Censorship Tunisia

After Islamist riots triggered by contemporary art fair, tensions remain high in Tunis

Art world professionals say the Ministry of Culture should do more to safeguard artists

The aftermath of riots in Tunis

Artists in Tunis still feel under threat following protests by hundreds of hard-line Salafi Islamists last month against a number of works shown at the Printemps des Arts contemporary art fair. According to state media, the Islamist demonstrators damaged four works on show in the fair held early last month in the Abdeliya Palace in the northern La Marsa suburb of the capital. The troubles began when a notary distributed images of works at the fair, including a piece which spelt out the words “Sobhan Allah” using insects.

Héla Ammar, a photographer who participated in the fair, says: “We still do not feel safe. Some artists are afraid to return their neighbourhoods for fear of being attacked. Recently a young graffiti artist was caught by a gang of Salafists. We were the victims to begin with; we are now also the main losers."

"Legal proceedings have been initiated by the artists [through the Union of Tunisian artists] who were threatened but they have come to nothing," Ammar adds, pointing out that artists who featured in a parallel exhibition in the nearby B’Chira art centre, an independent venue, were also at risk.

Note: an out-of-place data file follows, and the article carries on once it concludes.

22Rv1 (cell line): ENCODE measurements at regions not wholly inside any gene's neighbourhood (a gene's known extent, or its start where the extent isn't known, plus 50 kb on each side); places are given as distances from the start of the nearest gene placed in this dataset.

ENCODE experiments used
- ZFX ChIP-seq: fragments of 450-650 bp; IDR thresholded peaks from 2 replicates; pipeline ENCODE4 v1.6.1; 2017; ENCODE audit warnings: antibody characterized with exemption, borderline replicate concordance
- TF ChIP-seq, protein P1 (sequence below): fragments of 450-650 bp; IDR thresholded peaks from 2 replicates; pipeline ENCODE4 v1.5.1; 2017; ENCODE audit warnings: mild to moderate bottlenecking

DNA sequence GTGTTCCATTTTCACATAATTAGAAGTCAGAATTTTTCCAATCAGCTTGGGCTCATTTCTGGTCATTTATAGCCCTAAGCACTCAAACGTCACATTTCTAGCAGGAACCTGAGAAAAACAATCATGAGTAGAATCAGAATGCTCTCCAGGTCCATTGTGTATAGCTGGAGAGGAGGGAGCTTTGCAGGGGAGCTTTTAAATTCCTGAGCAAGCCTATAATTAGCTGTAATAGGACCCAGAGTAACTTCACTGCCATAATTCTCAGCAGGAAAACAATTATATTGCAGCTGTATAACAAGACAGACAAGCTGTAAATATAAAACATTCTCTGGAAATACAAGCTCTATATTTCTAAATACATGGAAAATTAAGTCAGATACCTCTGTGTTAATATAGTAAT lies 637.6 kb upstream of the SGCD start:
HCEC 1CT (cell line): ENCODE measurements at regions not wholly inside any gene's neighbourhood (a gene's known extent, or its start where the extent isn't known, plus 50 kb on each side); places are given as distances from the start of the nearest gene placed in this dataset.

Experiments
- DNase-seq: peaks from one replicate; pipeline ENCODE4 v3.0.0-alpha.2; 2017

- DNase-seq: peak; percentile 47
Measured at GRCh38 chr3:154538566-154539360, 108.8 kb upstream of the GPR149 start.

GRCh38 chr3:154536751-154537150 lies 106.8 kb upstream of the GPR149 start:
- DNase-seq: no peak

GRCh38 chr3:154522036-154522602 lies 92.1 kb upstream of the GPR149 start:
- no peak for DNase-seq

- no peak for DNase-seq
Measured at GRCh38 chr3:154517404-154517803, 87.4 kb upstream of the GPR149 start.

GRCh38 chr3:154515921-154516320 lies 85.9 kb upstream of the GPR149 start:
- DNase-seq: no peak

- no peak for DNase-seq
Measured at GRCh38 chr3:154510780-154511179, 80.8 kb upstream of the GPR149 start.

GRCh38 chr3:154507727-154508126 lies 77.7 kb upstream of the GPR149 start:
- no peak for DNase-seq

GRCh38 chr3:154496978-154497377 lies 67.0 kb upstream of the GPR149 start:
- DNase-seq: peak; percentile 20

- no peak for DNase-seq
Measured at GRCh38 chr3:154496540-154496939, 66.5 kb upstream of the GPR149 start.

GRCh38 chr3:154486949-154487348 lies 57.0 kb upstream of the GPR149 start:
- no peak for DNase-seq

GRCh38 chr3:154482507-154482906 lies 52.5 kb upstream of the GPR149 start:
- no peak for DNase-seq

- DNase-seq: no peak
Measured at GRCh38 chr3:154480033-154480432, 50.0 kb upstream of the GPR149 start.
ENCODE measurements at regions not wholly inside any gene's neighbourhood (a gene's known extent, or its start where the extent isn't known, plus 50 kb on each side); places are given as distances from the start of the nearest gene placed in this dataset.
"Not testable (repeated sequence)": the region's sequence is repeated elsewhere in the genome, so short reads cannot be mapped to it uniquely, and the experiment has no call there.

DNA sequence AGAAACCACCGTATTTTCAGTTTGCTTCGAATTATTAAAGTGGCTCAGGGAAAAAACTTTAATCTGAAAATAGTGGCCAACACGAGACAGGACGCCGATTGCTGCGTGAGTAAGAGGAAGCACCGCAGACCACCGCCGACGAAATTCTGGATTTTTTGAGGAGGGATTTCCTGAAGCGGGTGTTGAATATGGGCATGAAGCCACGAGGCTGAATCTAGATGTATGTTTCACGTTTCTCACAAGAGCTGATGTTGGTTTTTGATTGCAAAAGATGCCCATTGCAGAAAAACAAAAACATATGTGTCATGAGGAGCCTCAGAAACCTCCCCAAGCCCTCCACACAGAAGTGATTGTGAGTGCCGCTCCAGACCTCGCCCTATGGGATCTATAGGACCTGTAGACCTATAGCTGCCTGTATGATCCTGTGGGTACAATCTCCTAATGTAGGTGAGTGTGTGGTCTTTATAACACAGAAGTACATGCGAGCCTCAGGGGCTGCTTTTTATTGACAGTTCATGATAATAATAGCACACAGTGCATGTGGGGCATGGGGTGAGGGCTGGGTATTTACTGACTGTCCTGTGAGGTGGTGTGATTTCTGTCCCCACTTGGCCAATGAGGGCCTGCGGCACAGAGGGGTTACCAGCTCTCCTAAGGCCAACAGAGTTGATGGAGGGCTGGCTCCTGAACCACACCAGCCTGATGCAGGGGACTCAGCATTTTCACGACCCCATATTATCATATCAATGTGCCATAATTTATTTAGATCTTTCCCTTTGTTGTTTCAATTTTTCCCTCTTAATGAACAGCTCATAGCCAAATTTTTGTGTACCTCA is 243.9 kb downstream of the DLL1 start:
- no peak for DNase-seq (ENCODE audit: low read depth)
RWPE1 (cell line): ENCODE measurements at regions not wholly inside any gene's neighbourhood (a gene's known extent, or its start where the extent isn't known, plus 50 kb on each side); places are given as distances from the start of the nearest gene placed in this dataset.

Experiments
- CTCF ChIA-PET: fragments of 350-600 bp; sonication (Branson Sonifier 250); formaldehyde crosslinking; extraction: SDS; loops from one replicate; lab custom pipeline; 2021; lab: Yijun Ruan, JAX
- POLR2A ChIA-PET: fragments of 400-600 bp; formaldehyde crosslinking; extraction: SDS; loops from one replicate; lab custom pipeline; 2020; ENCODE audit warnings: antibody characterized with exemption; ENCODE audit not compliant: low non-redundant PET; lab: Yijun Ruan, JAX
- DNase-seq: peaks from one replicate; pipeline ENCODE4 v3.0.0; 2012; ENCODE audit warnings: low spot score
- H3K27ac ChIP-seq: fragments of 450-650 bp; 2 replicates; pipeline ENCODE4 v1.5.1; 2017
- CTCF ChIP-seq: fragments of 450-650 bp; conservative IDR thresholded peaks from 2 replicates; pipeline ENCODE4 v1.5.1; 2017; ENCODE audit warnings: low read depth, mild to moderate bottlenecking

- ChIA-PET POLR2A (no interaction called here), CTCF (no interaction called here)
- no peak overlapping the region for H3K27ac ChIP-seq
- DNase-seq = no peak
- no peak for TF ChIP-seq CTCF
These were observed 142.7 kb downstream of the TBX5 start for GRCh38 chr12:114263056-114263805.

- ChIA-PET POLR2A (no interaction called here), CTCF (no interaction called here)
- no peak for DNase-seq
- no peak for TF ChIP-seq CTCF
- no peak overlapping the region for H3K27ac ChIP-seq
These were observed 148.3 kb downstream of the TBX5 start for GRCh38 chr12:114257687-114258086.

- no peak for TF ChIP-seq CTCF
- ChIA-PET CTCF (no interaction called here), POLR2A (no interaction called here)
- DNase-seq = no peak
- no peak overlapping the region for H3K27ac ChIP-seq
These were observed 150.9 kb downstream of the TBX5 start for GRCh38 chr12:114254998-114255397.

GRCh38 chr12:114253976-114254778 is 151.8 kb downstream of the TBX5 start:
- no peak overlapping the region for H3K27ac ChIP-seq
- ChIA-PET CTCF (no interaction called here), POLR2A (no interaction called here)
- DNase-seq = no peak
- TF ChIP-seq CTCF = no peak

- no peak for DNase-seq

Al Jazeera reported that government officials condemned the artists involved but also denounced the riots; Meriem Bouderbala, an organiser of the Printemps des Arts fair, subsequently told Reuters: “The artists were not expecting this reaction. That is why they feel so fragile. They turned to the government but it is not supporting them so they feel they have hit a wall.” The Ministry of Culture could not be reached for comment. The notary who sparked the tumult, meanwhile, received a fine of around 1,000 dinar ($620) while a police investigation into the controversial works is ongoing.

“The ministry is not interested in contemporary art and a number of Tunisian artists are considering leaving to develop their creativity,” says Khadija Hamdi, co-curator of the recent contemporary art exhibition, “Chkoun Ahna”, at the National Museum of Carthage.

Ammar adds that the Salafi Islamists have not protested further after a security crackdown. But even though the violence has abated, there is rising tension between several commercial spaces located in La Marsa and the ministry of culture. “Private galleries in particular are under threat,” adds Hamdi. The ruling moderate Islamist party Ennahda took power last October following the downfall of former president Zine al-Abidine Ben Ali in January 2011.

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